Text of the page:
The new paper supports the authors’ previous research showing that since 2000, during which observations show a slowdown in surface warming, heat has accumulated deep in the Atlantic Ocean. The new study shows this is the same period when Atlantic overturning circulation was in its fast phase.
Recent measurements of density in the Labrador Sea suggest the cycle is beginning to shift, Tung said. That means that in coming years the AMOC will no longer be sending more of the excess heat trapped by greenhouse gases deep into the North Atlantic. “The good news is the indicators show that this slowdown of the Atlantic overturning circulation is ending, and so we shouldn’t be alarmed that this current will collapse any time soon,” Tung said. “The bad news is that surface temperatures are likely to start rising more quickly in the coming decades.”
The first author is Xianyao Chen at the Ocean University of China and Qingdao National Laboratory of Marine Science and Technology. The study was funded by the U.S. National Science Foundation, the Natural Science Foundation of China, the National Key Basic Research Program of China and a Frederic and Julia Wan Endowed Professorship.
Figure: The top panel shows global average surface temperature changes since 1950, with two periods of slower change and a period of rapid warming from 1975 to 2000. The lower panels show the strength of the Atlantic overturning circulation. The blue (and, on the right, purple) curve is the salinity north of 45N, an indirect measure, or proxy, for the AMOC strength. The green curve is an established proxy of AMOC.Ka-Kit Tung/University of Washington.”
Die Welt reported on July 21, 2019:
Deep temperatures have been measured in the North Atlantic since the 1940s,” reports Professor Monika Rhein of the University of Bremen. These temperatures are an indirect indication of the strength of the Gulf Stream. “These measured data show strong fluctuations, but no trend in any direction,” says the oceanographer, summing up the long series of measurements. A decrease in the Gulf Stream has therefore not yet been observed.”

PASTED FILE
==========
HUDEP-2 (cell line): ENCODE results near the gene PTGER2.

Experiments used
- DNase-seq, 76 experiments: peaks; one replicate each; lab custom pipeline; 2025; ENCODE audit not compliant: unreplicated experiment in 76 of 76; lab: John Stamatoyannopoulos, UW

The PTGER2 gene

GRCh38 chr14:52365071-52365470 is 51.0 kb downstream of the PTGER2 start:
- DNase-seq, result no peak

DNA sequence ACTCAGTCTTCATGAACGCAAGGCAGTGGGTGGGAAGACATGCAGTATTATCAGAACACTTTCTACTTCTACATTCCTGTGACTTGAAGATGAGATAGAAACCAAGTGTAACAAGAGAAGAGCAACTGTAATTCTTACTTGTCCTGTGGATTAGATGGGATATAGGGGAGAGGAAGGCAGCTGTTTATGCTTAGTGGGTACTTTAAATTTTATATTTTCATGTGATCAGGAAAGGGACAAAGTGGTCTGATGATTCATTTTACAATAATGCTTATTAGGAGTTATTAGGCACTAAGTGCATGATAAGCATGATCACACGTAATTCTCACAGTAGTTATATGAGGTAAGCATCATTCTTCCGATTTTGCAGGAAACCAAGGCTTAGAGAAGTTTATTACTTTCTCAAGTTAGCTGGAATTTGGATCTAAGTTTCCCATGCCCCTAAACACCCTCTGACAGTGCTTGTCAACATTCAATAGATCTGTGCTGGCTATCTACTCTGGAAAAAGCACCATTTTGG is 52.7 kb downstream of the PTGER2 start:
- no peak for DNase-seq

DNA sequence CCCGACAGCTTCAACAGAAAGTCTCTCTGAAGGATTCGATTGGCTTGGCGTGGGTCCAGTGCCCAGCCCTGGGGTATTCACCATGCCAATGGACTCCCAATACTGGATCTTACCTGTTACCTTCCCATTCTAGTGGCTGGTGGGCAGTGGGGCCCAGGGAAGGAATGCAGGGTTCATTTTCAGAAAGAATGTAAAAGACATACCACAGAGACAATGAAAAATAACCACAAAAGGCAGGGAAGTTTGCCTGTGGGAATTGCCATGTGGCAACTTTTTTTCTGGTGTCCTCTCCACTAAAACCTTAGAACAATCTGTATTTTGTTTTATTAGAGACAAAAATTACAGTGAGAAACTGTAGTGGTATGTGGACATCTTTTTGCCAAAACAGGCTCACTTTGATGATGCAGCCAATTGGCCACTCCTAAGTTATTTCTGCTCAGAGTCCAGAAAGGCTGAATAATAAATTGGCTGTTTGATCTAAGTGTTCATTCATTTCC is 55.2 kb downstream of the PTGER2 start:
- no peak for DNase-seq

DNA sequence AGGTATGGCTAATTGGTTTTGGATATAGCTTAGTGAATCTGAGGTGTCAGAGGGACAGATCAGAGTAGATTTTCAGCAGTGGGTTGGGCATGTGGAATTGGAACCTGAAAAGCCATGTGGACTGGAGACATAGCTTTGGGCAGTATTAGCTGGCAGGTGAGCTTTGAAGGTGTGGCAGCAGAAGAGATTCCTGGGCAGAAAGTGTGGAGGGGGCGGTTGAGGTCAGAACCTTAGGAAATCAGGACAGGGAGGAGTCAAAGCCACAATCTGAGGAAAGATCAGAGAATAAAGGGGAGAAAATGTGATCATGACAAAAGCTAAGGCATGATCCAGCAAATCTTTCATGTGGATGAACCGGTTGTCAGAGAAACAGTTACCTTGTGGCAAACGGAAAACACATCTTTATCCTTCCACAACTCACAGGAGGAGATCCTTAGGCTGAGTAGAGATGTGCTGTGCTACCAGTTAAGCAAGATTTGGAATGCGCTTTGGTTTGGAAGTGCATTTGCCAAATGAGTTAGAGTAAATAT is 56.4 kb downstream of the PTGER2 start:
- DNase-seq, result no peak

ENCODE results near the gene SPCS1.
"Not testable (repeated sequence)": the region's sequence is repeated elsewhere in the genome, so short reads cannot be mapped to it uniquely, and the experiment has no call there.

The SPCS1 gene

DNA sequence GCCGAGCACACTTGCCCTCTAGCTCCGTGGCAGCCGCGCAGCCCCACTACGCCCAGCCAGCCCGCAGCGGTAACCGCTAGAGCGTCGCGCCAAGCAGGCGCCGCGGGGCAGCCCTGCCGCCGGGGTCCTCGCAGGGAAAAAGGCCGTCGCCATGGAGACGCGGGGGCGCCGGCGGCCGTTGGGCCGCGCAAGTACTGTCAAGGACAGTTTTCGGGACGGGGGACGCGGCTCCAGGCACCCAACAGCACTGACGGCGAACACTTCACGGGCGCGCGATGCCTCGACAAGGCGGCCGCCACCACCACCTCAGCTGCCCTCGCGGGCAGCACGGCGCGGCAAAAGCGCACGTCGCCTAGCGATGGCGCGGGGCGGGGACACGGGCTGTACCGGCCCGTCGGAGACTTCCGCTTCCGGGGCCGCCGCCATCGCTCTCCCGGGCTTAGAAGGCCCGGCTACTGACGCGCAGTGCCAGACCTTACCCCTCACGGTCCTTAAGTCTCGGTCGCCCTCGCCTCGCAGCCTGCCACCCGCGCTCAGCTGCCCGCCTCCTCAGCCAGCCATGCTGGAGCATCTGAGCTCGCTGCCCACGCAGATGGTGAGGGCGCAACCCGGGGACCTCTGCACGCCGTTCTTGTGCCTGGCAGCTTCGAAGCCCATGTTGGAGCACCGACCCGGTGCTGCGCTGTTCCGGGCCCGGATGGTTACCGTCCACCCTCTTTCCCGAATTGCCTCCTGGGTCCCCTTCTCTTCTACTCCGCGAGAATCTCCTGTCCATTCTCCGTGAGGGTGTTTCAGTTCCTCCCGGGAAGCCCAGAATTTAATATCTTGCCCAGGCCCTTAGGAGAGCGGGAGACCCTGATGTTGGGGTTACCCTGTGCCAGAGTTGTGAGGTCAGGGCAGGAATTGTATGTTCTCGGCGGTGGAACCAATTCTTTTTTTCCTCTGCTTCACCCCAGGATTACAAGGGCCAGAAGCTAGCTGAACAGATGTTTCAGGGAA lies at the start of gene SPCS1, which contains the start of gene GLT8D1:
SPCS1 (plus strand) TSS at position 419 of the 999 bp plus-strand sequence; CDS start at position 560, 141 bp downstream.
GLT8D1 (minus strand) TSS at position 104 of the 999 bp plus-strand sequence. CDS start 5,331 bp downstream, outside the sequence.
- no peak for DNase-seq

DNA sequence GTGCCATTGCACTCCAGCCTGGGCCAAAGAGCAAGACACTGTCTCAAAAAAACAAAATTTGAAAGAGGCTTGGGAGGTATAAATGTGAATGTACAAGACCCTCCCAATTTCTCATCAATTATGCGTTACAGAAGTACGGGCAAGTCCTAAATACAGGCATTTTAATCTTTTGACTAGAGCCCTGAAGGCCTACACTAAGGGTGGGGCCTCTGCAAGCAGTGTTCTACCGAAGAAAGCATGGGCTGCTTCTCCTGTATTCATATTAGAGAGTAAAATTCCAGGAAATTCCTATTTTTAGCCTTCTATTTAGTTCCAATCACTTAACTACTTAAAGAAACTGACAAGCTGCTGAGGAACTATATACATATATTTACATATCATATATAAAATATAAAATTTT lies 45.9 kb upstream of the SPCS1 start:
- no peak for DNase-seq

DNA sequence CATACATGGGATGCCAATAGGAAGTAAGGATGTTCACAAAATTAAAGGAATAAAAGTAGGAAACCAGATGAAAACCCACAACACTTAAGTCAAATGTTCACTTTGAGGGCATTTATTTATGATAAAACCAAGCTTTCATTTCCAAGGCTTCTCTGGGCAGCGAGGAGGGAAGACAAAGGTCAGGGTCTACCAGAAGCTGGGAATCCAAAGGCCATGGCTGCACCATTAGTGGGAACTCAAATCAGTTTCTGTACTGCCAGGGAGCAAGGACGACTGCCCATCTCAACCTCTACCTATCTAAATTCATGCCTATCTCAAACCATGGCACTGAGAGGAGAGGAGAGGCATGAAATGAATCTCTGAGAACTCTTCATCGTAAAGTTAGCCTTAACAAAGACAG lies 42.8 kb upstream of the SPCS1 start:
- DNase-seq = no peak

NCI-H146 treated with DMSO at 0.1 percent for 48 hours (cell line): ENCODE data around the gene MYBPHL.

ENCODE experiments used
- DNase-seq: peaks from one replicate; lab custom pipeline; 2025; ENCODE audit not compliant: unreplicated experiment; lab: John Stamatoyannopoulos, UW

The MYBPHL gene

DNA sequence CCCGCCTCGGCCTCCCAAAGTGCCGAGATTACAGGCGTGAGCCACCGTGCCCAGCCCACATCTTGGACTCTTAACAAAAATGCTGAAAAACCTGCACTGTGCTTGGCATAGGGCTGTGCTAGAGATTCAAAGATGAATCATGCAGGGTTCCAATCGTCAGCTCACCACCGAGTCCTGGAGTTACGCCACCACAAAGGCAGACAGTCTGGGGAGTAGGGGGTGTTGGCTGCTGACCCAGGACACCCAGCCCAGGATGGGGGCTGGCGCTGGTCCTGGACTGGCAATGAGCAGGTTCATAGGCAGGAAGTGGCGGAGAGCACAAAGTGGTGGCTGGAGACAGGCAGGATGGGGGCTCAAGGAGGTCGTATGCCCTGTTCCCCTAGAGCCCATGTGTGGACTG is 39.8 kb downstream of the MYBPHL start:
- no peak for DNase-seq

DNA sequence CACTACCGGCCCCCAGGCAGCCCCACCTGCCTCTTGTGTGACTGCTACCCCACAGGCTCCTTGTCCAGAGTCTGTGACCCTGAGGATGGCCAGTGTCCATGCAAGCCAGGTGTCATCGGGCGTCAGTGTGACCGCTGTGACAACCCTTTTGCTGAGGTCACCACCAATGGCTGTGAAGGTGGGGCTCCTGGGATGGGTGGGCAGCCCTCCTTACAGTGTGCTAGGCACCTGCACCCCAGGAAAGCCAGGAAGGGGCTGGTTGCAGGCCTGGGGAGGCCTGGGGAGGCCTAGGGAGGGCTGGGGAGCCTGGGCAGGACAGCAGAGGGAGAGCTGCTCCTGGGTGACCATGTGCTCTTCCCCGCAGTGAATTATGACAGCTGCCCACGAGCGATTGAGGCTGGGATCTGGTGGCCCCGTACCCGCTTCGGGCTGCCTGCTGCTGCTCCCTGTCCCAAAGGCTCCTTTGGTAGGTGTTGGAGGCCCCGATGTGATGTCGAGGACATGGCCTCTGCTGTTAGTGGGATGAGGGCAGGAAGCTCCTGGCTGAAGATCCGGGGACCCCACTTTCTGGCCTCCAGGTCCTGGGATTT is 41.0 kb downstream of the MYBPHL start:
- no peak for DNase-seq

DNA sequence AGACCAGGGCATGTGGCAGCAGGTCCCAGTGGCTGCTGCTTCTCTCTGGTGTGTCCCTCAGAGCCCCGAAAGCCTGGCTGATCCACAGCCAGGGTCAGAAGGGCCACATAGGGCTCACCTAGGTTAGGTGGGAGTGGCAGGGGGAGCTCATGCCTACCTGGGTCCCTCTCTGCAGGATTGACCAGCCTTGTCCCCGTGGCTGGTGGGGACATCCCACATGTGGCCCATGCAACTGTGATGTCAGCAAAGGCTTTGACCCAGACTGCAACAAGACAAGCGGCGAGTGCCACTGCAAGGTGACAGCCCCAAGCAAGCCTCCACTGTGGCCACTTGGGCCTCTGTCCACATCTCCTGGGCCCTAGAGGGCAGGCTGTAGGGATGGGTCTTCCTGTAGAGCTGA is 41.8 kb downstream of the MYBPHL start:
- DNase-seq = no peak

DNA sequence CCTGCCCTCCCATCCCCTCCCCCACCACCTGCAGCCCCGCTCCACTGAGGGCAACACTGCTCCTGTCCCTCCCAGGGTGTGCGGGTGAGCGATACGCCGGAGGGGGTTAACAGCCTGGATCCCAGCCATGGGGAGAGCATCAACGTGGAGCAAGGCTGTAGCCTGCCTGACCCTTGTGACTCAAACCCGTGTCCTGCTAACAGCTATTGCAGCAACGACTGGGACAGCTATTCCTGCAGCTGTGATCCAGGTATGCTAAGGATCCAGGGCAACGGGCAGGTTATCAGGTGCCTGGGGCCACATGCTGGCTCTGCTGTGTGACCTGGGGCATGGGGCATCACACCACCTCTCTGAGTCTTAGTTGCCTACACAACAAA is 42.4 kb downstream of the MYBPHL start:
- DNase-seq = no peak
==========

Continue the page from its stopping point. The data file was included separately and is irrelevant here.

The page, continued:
The German Climate Consortium published a Brochure on the Gulf Stream in July 2018.
Thibodeau et al. 2018 2018 analyzed oxygen isotopes of foraminifera of a Northwest Atlantic sediment core and found that the attenuation of the Gulf Stream (AMOC) in the 20th century led to a Gulf Stream minimum in the 1970s. The Gulf Stream was also particularly weak during the Little Ice Age, a natural cold phase. See also report in the Daily Mail.
McCarthy et al. 2018 found that a part of the Gulf Stream variability was related to the NAO ocean cycle.
Yan et al. 2018 complained that climate models represented the strong Gulf Stream variability only in a diminished form, an important inadequacy of model simulations.
Todd et al. 2018 short-term changes of the Gulf Stream after powerful hurricanes.
The observed AMOC overturning has decreased from 2004–2014, but it is unclear at this stage whether this is forced or is internal variability.
North Atlantic: climate change shifts the circulation
Sinking zones of the Atlantic circulation could shift considerably
Shifted engine of circulation: Climate change could not only weaken the Atlantic circulation flow, but could also shift it, as a simulation now suggests. The large sink zones of warm water would no longer lie off Greenland, as they do today, but in the Arctic Ocean and the subtropical Atlantic. This, however, could have a strong influence on the current – and also alter the heat exchange and the buffer effect of the ocean, as the researchers report in the journal “Nature Climate Change”.
Read more at Scinexx.